Among the things I once read to my children were the nonsense poems of Edward Lear and Lewis Carroll. Because my children loved them as much as I did, I was encouraged by the memory of their laughter to do the poems (and drawings) that became Opposites (1973) and More Opposites (1991) and the books that followed.

Interviewer:

Do you see these poems in a similar light to your riddles and games poems?

 

Wilbur:

There is certainly a relationship between my children’s books and all those riddles I’ve translated  from Symphosius or Aldhelm and put into my verse collections. A riddle is a dark and farfetched

metaphor that connects things not ordinarily connected. My opposites poems offer to provide neat polarities, and then by some perverse logic demonstrate that the opposite of willow is hyena or that the opposite of moth is moth. Both riddles and opposites poems are out to disturb one’s normal conception of the world and so are the poems in The Pig in the Spigot, which—as the title suggests—connect things on the mere pretext that the name of one is contained in the name of the other. All of these word games, these slight shakings of the structure of reality, appeal to children because, though children need security, they also relish a bit of chaos.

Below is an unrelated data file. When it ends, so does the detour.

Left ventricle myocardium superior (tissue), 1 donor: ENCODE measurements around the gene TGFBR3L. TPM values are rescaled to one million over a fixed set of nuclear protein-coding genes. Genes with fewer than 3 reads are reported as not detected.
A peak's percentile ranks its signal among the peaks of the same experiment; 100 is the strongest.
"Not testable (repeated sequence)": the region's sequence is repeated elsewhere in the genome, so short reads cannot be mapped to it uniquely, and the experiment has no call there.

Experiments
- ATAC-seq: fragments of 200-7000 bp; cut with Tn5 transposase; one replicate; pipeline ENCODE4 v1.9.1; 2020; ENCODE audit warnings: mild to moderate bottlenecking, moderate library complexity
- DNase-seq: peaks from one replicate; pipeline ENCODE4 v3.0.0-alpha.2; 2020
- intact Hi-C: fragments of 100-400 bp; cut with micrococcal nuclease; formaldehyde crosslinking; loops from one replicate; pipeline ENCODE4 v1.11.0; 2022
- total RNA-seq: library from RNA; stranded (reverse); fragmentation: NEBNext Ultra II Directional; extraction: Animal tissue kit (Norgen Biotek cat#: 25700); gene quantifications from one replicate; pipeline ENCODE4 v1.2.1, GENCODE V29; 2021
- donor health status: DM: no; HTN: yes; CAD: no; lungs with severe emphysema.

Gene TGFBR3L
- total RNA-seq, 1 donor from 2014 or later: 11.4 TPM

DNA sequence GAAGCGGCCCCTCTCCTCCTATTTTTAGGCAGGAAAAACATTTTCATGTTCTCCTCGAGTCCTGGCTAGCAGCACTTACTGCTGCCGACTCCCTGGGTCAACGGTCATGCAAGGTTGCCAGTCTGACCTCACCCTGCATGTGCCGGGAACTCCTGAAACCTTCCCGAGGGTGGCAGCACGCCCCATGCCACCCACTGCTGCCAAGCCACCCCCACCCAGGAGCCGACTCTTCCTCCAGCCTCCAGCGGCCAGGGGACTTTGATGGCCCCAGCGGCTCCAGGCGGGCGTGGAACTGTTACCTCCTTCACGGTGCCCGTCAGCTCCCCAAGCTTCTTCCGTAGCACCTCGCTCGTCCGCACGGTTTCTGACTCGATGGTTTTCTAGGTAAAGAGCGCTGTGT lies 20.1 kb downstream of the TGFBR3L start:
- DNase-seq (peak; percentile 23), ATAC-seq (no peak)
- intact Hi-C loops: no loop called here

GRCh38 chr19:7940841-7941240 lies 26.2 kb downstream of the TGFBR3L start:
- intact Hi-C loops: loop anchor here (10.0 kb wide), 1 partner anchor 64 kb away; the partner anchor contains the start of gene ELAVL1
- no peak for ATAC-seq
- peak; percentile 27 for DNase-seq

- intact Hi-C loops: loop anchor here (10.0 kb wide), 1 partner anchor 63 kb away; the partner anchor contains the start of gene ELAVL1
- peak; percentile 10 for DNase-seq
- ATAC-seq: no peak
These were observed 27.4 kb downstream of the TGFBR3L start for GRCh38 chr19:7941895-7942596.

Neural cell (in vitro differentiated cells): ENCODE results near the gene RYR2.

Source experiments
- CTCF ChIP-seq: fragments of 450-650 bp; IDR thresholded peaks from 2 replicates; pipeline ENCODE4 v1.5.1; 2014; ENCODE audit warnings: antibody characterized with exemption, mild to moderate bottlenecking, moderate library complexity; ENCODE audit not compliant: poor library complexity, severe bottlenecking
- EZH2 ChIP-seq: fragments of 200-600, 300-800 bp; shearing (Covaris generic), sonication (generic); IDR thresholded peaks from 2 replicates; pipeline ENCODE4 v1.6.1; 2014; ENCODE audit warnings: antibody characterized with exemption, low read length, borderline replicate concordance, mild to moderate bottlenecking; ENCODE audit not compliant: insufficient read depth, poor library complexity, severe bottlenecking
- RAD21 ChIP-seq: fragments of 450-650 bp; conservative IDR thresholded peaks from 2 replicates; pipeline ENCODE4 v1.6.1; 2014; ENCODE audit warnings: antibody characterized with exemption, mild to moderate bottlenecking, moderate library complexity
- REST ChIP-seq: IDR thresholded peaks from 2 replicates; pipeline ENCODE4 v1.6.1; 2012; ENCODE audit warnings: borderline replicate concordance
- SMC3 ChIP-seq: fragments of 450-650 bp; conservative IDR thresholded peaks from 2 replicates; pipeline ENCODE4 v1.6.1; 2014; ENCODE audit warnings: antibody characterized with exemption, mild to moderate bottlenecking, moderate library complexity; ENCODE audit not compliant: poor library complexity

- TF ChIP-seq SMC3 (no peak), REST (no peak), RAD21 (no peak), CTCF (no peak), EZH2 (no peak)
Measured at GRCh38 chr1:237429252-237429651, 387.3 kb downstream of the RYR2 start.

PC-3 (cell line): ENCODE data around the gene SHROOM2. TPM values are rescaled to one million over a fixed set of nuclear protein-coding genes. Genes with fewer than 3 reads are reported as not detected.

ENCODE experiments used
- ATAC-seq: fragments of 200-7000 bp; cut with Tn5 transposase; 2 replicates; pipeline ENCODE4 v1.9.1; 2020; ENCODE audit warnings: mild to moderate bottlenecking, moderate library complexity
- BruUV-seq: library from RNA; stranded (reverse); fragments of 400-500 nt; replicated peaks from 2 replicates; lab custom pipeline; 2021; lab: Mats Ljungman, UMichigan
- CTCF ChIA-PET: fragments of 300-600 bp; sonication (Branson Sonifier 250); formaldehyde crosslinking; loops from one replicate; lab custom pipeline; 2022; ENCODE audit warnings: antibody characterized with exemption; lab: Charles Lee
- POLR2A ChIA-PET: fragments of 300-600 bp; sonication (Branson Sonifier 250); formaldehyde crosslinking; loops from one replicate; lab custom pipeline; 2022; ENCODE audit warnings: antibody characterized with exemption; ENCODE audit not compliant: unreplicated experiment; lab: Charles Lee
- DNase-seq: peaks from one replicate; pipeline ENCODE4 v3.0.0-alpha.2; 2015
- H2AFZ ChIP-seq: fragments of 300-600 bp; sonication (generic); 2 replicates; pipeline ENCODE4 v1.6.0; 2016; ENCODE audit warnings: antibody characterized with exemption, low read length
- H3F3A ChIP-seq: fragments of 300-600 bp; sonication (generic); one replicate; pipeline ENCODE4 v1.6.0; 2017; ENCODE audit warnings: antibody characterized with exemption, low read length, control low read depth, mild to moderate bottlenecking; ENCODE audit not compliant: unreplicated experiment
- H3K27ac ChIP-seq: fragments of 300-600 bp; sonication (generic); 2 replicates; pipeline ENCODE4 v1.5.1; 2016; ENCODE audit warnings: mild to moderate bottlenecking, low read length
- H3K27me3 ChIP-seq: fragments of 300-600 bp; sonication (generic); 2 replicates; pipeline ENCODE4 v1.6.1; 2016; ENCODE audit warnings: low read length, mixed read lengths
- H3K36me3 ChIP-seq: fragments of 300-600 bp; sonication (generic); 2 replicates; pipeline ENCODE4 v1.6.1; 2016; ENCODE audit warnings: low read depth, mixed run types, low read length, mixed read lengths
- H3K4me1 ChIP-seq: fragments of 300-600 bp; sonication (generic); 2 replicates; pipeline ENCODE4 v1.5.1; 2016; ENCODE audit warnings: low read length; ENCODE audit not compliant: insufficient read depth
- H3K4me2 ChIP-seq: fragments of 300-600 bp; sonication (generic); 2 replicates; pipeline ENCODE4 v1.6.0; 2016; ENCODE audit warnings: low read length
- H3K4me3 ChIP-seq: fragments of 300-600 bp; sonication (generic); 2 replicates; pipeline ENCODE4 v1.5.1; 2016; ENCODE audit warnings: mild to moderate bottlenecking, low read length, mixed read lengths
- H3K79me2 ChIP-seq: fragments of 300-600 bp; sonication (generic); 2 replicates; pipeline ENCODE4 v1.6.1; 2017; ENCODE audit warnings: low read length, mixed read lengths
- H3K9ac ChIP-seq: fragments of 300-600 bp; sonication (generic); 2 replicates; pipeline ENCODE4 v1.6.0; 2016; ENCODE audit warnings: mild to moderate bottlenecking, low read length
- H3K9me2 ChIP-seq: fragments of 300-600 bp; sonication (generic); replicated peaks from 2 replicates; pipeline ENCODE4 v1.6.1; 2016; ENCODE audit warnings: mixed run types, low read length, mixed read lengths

Interviewer:

Before you retired from teaching, did you find yourself in a situation with the roles reversed, you as the esteemed mentor, with younger teachers and poets at Smith looking up to you?

 

Wilbur:

Before the free-verse, creative-writing sort of poem became the period style, it would never have occurred to me to classify myself as a “formal poet,” but under present circumstances people like Tony Hecht and me find ourselves regarded by some as Old Masters and the Mentors of a formalist revival. I’d rather my poems were read for themselves and not as the weaponry of a cause, but I’m grateful, in any case, to be read.